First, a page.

What does a "Holiday Blend" mean to you?

Discuss roast levels and profiles for espresso, equipment for roasting coffee.
Trjelenc

#1: Post by Trjelenc »

I often see "holiday blend" ideas that kinda just sound like a regular blend idea, like a mixture of a Guatemala, a Colombian, and a fruity African. But to me personally that flavor profile doesn't say anything unique to correlate to the wintery Christmas season. I've also heard some places just use it as an excuse to get rid of old greens.

Since I'll be gifting coffee to some people this year, I'm thinking about what kind of blend I want to make to call a "holiday blend". I instantly think about a wet hulled Sumatra to be a component. Maybe it's just because I first roasted one during the holiday season, but I find the thick, foresty, slightly spiced aspect to really go along with the Christmas season. Then, probably a Central American that delivers chocolate with some acidity. Third, some nuttiness with something like a Brazil or particularly nutty Peru. These might be able to do double duty of delivering nuttiness and chocolate. I could see it being as simple as an equal thirds blend of all 3. Wildcard: something like a nice Rwanda that has spiced qualities with some stone fruit.

Ultimately, I like to think of a holiday blend to have big body, with chocolate, foresty, nutty, and spiced flavors with enough acidity to make it not feel really heavy to drink. I'd naturally avoid fruitiness but plum or maybe something specifically cranberry-like (Kenyan I'd think) would also make a nice accent.

Milligan

#2: Post by Milligan »

I'm with you for sure. Christmas/Holiday blends sound thick, chocolate, dried/sweetened fruits (like fruit cake), spice, and earthy/forest. I think you hit the nail on the head. I'd probably do a clean Sumatra as my 30-40% with a heavy chocolate Guatemala and finish it with some kind of natural for the deep fruits.

SutterMill

#3: Post by SutterMill »

My view is likely tained by the first "Holiday Blend" I had. Trader Joes Wintery Blend. It had cinnamon, peppercorns, cloves and I'm sure one or two other ingredients besides coffee. Originally came whole bean and wasn't too bad. Then came blended and the spices were overpowering.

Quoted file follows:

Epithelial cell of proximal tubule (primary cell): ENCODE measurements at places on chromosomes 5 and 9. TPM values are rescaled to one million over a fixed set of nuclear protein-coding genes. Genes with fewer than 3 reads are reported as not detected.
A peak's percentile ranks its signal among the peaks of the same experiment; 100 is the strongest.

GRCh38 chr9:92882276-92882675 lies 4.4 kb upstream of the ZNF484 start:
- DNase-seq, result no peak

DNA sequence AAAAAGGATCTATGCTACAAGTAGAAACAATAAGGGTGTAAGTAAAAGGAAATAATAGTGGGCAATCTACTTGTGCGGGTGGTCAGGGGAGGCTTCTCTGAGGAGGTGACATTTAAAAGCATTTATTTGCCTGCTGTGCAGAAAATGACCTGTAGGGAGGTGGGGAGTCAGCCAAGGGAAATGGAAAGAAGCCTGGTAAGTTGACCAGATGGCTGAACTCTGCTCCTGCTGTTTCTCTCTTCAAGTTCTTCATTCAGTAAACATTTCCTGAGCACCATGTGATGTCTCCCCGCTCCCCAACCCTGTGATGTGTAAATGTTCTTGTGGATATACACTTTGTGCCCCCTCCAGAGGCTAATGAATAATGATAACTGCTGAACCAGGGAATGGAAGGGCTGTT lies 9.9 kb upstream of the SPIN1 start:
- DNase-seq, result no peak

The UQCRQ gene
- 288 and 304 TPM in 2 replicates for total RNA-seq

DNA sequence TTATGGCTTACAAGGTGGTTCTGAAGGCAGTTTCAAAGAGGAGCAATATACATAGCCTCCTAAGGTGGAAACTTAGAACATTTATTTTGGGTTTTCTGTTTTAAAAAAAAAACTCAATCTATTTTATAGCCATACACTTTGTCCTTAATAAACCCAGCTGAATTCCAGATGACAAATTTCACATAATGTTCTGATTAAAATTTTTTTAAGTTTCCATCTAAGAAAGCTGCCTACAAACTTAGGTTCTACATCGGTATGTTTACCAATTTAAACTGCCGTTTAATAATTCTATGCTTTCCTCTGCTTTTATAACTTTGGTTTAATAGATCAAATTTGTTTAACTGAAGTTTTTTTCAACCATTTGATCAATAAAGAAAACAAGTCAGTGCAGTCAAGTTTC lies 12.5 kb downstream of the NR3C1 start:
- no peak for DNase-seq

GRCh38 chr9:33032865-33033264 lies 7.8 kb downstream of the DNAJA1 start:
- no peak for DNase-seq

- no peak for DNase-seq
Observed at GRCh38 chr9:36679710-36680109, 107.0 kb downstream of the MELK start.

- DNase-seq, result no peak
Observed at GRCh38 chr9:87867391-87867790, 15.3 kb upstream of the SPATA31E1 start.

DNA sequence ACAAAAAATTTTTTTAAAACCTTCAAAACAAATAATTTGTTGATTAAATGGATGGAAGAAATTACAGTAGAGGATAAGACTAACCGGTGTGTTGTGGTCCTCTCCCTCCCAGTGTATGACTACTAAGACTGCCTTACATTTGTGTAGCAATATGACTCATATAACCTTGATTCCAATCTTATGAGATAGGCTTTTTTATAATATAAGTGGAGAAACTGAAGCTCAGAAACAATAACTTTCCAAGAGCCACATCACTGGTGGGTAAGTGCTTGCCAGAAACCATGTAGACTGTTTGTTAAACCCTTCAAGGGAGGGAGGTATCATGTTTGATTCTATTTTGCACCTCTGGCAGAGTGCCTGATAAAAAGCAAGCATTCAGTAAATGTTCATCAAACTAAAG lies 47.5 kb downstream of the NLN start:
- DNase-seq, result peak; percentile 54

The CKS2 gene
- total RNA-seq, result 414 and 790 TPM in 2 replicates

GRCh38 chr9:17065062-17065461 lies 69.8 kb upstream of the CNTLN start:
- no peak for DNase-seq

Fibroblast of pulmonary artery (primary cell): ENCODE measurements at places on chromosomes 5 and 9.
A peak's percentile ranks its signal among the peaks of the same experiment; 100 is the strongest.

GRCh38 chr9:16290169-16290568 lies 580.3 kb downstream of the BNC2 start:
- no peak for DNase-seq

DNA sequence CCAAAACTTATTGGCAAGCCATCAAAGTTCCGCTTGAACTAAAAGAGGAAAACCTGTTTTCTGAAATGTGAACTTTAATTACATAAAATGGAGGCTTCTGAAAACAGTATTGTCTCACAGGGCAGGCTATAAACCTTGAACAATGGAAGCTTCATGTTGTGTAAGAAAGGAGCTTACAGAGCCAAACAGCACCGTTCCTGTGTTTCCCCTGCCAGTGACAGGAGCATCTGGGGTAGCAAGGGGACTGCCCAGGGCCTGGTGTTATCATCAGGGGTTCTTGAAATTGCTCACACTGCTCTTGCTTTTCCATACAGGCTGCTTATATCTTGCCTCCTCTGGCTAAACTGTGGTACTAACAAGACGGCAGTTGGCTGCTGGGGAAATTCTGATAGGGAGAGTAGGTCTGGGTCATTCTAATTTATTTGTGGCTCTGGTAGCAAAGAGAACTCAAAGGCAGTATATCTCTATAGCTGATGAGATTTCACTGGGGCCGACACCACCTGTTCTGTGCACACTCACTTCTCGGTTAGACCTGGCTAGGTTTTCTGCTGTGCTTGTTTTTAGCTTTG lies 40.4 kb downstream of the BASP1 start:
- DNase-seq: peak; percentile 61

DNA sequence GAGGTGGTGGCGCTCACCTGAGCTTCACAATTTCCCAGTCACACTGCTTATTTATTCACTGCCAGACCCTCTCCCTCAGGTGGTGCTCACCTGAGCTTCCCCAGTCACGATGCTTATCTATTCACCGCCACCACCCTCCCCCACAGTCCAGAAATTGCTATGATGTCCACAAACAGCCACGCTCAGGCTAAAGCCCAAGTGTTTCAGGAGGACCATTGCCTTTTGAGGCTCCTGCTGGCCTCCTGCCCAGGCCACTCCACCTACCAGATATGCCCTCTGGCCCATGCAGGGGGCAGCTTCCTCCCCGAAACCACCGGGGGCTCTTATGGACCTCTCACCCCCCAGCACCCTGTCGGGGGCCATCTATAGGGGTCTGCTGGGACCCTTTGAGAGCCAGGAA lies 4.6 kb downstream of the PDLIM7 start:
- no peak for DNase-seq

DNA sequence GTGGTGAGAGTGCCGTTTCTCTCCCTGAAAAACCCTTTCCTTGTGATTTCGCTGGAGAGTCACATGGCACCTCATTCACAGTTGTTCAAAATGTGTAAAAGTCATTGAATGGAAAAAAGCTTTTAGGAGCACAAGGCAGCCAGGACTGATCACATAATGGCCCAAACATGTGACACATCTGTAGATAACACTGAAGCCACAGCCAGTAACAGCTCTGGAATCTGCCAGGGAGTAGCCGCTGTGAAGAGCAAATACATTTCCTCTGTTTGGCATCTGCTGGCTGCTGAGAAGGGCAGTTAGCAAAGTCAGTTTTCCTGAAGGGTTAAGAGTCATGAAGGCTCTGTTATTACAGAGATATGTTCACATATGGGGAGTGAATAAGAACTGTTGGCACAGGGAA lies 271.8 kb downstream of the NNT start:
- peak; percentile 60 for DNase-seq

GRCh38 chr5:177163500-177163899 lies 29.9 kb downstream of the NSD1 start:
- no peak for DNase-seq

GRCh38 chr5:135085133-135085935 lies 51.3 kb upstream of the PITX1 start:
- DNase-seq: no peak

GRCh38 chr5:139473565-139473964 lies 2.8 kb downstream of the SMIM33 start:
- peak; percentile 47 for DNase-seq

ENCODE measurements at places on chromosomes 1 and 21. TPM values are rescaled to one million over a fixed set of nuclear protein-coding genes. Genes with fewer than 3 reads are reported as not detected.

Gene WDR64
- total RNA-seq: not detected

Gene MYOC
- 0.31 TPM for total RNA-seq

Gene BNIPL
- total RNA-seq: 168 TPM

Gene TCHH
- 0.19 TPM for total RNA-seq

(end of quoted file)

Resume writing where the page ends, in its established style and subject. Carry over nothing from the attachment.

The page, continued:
Now I associate holiday blends with full city+ roasts , chocolate bombs with spicy floral notes.

ojt

#4: Post by ojt »

Cheap coffee roasted dark and flavored with the classic Christmas spices. That's what it means to me.
Osku

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Randy G.

#5: Post by Randy G. »

I agree that it sounds like a sales catch term. One might think, 'Winter, warm, rich, hearth and home.'
I think, 'Pumpkin spice, the stench of cloves, and nausea.'
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GC7
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#6: Post by GC7 »

Go to the Burman's site and pick up some

India MySore Nuggets Extra Bold and blend it with whatever you like. I read the description of the MySore beans when I wanted some of their Mexico Chiapas. The stuff just blows me away as a (for me) dark roast about 15 seconds into second crack. It blends well and works in milk drinks.

"Mysore coffees are the best known and the most popular of all Indian coffees, they posses good body and snappy acidity. The overall taste profile is very unique, with spicy overtones. These spicy overtones come from the cinnamon, cardamom, nutmeg, cloves and pepper that grow alongside the coffee trees.
This lot is full bodied, with a rich full taste and moderate acidity. Very interesting and exotic, I like to roast this coffee a little darker, just into the second crack."

A neighbor is a big Peets Major Dickinson's fan. I roasted a blend of the Nuggets, Chiapas and Sumatra Mutu Batek to almost 450* (second crack generally begins at 433-435 on my bullet) and it blew him away.

I think this India bean could define what we think of as a winter coffee alone or blended.

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mkane
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#7: Post by mkane »

Mysore nugs, excellent

Trjelenc (original poster)

#8: Post by Trjelenc (original poster) »

One of these days I'm gonna try this very funnily named coffee

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yakster
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#9: Post by yakster »

I know some like Jamaican coffee during the holidays, and I believe I've heard Red Sea Blend being popular, but not so much anymore lately for both of these
-Chris

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Mbb

#10: Post by Mbb »

Hmmmmm.... The cynic in me says it's just something they can market and sell to people. You know it's today was any good they would sell it all the time, right?